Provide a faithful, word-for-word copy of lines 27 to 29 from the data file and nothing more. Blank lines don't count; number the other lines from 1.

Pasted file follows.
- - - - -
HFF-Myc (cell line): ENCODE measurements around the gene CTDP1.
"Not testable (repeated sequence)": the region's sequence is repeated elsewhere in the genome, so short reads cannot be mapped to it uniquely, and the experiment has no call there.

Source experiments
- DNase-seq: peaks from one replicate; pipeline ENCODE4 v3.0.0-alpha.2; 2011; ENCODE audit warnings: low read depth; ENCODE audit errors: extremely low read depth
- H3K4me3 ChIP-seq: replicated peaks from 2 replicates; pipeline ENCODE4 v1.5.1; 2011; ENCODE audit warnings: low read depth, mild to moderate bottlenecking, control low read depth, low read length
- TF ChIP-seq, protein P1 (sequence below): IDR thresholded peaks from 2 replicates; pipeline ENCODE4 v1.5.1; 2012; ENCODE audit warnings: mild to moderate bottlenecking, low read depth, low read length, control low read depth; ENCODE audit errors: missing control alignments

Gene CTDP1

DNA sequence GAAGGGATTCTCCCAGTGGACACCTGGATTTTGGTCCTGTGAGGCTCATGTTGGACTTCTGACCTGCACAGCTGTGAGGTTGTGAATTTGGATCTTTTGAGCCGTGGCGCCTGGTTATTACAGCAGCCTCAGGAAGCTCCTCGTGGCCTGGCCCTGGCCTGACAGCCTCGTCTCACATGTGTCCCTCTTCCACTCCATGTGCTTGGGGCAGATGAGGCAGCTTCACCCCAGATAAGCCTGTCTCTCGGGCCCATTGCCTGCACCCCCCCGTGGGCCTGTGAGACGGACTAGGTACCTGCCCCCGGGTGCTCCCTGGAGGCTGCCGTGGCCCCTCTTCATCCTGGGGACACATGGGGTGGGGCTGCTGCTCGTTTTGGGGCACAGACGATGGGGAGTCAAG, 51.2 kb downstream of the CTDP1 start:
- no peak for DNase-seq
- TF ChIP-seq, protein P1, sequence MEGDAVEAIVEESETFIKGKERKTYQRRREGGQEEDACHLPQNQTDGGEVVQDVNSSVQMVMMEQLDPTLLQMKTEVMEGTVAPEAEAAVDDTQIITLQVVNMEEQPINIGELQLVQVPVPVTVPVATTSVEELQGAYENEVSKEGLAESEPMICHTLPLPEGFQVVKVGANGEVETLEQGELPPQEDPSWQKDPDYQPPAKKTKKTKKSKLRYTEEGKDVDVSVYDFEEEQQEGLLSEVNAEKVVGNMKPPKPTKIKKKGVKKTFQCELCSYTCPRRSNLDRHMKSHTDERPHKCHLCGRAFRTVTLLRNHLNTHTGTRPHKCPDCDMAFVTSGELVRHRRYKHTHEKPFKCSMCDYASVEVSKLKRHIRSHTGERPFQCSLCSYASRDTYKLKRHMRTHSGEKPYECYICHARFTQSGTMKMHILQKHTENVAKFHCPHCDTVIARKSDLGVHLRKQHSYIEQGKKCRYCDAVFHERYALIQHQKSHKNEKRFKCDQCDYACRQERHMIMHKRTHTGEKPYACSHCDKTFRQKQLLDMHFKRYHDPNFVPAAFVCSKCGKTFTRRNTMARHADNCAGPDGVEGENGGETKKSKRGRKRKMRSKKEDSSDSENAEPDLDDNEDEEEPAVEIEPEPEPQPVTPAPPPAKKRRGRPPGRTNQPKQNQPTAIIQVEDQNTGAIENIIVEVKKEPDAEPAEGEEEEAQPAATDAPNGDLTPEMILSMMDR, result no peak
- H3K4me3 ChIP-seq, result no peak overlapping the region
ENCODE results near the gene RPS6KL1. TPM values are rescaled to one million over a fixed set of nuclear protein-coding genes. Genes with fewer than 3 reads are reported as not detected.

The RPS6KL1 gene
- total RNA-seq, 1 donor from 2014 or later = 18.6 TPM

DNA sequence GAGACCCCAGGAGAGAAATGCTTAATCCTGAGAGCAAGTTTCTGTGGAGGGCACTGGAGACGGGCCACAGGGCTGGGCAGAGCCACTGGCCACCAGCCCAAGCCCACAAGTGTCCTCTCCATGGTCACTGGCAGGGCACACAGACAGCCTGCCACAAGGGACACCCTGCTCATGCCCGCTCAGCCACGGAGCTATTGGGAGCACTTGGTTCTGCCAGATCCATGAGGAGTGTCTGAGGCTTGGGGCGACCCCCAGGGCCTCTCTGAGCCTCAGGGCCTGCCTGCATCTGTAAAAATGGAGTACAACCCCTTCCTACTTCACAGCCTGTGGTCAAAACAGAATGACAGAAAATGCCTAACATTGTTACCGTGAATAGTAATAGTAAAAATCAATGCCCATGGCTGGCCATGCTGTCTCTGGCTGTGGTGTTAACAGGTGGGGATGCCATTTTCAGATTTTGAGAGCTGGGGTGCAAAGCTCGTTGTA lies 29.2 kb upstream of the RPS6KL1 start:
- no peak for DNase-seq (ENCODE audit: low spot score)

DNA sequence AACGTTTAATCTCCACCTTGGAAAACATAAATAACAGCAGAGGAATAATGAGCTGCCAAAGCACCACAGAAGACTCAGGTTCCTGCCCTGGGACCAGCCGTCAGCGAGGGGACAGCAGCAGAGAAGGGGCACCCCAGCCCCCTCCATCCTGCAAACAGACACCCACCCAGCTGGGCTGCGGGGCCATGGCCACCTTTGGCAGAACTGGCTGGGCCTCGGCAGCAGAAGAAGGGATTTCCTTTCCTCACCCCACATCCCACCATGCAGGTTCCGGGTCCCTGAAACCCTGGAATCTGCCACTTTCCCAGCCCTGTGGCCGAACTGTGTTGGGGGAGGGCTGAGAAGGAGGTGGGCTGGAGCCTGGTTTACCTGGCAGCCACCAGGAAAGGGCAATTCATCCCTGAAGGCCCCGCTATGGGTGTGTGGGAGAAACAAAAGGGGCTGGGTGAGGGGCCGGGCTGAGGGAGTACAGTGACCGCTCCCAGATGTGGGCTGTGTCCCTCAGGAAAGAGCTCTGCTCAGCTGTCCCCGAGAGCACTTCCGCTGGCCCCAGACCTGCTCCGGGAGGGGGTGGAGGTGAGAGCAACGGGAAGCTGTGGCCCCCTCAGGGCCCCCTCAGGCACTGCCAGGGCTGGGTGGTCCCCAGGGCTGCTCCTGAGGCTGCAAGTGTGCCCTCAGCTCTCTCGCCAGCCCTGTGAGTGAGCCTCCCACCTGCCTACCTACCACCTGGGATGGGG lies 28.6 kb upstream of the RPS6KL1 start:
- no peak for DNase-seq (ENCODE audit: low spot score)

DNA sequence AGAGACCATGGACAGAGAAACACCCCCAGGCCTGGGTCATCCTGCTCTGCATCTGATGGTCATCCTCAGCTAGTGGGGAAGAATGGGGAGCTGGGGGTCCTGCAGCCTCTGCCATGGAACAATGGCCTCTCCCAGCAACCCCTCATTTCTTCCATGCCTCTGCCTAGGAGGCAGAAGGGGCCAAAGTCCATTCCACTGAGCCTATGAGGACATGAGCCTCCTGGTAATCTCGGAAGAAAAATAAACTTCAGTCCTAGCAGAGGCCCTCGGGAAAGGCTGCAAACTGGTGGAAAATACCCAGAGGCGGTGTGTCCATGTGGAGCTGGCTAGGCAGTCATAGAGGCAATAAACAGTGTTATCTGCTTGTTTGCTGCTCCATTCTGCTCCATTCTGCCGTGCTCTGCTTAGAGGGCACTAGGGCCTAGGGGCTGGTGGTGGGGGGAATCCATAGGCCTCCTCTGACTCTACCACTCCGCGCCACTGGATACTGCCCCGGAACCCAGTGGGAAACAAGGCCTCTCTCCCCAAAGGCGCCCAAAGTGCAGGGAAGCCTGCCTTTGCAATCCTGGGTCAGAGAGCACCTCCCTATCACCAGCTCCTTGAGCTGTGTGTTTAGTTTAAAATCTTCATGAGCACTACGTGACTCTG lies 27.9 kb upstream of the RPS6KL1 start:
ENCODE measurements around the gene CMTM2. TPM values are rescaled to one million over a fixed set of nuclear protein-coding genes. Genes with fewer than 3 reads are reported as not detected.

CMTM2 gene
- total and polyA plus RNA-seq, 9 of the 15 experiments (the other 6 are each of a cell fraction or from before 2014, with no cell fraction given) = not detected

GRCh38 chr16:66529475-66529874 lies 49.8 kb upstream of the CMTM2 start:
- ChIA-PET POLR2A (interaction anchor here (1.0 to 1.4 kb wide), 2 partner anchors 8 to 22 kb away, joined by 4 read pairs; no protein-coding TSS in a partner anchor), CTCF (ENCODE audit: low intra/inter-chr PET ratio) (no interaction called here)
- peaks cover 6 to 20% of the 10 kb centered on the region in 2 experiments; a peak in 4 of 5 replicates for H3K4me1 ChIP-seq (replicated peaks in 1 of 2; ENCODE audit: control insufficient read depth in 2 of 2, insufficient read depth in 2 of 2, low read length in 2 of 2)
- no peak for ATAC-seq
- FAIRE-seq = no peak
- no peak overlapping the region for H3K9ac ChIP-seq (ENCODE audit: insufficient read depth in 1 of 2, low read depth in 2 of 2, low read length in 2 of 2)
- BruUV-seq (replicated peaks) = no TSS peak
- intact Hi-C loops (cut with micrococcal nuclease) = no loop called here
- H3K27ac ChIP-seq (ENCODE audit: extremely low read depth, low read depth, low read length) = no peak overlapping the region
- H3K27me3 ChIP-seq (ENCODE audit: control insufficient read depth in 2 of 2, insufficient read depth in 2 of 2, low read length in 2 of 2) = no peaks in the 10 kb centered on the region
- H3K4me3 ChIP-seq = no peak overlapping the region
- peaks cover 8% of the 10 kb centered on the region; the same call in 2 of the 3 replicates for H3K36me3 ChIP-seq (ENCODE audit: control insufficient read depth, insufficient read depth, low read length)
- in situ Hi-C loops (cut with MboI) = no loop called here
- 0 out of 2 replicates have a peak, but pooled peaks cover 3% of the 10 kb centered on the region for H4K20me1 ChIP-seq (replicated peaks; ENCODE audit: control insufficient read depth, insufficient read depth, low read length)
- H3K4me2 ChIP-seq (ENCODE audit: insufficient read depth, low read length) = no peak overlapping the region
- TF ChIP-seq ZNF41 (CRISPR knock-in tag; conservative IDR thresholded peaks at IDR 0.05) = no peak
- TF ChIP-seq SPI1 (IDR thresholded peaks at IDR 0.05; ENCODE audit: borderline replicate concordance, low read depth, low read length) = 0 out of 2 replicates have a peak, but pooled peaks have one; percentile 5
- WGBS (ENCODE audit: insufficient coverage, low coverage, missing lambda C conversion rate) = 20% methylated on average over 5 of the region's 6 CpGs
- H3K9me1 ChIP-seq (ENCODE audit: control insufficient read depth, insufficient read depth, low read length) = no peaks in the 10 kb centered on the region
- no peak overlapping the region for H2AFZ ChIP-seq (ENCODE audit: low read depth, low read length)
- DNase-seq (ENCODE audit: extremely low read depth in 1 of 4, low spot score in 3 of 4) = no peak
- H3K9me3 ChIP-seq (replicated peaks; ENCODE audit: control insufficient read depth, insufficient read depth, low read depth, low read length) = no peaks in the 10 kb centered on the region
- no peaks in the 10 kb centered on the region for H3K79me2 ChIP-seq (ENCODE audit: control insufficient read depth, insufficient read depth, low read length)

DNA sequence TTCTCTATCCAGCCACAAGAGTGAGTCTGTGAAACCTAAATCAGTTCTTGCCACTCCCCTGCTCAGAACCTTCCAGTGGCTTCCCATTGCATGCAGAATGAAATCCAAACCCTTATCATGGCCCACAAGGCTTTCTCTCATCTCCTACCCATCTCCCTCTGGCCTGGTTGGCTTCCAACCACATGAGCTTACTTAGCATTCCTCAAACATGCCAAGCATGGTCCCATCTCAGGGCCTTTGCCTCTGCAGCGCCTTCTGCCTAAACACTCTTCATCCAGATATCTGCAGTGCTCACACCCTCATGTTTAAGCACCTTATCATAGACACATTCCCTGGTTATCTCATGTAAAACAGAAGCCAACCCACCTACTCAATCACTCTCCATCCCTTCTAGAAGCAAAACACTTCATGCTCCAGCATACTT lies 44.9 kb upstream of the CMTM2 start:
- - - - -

- FAIRE-seq = no peak
- no peak overlapping the region for H3K9ac ChIP-seq (ENCODE audit: insufficient read depth in 1 of 2, low read depth in 2 of 2, low read length in 2 of 2)
- BruUV-seq (replicated peaks) = no TSS peak